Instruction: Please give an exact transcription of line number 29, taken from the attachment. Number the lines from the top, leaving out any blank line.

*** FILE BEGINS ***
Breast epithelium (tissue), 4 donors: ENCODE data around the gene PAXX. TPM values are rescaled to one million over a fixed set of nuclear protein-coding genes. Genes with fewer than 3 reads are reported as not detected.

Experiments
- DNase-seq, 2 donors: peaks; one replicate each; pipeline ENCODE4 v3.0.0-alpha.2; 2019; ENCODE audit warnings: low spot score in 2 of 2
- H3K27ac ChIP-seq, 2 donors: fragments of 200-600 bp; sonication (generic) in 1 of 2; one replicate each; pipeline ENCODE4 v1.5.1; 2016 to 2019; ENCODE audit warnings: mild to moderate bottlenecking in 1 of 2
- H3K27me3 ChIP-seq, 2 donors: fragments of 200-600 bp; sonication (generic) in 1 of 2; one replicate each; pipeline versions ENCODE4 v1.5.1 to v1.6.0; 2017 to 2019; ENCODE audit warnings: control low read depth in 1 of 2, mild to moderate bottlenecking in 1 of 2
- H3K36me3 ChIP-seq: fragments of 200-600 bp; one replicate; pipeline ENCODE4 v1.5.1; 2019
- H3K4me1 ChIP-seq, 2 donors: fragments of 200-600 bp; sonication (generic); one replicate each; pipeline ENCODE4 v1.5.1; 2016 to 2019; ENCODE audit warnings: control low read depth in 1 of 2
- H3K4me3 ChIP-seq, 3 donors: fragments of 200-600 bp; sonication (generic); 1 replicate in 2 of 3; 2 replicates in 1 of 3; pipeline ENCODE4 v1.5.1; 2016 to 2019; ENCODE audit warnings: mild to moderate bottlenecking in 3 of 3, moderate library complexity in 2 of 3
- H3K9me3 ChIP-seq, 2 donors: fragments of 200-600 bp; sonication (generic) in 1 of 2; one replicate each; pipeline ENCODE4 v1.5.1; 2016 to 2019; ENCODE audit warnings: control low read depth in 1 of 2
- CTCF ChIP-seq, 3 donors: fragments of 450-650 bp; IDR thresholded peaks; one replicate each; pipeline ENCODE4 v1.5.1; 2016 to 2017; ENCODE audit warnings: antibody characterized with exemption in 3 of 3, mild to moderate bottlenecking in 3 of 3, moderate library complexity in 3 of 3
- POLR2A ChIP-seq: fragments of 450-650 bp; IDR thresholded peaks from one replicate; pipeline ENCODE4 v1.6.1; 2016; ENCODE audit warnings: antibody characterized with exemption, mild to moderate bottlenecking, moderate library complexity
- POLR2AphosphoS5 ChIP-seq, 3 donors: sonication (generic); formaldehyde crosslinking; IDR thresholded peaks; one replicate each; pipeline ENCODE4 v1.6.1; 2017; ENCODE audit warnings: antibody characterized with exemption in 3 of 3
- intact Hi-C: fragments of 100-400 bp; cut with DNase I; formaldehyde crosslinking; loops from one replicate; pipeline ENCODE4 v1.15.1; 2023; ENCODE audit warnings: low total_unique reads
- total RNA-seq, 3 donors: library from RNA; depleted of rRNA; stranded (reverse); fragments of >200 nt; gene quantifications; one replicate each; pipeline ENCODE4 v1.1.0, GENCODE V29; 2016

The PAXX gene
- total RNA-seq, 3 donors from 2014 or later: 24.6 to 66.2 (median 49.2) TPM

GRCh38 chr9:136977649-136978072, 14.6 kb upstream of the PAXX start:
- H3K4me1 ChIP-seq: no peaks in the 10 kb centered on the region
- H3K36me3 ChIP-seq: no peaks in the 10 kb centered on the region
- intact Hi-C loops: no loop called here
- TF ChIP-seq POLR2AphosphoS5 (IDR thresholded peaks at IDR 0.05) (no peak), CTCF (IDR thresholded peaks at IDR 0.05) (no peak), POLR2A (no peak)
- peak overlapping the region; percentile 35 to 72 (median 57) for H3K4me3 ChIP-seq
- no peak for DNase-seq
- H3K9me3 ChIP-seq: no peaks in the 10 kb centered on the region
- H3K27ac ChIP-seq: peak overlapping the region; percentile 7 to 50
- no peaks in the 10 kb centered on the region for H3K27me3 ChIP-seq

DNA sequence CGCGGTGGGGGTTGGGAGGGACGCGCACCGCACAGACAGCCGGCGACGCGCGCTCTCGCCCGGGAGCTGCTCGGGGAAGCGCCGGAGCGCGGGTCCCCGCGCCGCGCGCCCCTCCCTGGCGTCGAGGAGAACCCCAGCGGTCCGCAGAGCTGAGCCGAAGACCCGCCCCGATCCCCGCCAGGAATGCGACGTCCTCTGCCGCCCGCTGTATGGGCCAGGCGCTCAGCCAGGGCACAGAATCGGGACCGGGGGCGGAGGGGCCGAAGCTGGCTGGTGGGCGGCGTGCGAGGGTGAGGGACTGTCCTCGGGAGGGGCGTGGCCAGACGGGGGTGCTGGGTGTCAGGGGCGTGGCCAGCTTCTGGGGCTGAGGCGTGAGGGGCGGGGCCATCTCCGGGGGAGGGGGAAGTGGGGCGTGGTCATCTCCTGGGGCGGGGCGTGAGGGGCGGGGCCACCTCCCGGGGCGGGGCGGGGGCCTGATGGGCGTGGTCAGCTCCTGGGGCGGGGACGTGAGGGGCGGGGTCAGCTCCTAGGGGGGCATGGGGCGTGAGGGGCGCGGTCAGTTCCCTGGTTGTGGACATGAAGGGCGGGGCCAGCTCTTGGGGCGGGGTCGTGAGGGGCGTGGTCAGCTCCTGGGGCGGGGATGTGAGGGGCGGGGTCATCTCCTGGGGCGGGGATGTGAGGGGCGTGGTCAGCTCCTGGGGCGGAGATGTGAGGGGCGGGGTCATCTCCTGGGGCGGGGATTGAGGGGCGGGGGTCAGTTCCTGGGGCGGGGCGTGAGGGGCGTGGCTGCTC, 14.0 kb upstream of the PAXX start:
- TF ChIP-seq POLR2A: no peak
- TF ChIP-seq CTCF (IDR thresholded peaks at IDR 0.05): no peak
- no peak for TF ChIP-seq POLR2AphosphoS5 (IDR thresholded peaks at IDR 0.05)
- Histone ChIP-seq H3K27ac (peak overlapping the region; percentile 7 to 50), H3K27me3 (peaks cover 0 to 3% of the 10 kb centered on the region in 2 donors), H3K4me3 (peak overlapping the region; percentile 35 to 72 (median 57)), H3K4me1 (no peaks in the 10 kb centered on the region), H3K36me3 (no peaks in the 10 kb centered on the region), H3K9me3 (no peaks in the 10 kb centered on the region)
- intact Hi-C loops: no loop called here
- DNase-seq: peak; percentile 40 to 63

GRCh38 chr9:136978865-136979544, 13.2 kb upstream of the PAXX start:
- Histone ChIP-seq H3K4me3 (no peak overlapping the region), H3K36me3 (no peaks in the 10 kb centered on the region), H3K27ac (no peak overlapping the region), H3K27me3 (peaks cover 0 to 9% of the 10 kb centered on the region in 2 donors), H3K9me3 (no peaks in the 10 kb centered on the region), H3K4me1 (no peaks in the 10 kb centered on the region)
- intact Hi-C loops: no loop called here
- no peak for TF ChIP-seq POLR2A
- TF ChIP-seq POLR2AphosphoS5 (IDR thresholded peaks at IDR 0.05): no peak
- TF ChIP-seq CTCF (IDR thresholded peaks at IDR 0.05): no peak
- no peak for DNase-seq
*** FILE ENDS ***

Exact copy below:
- TF ChIP-seq CTCF (IDR thresholded peaks at IDR 0.05): no peak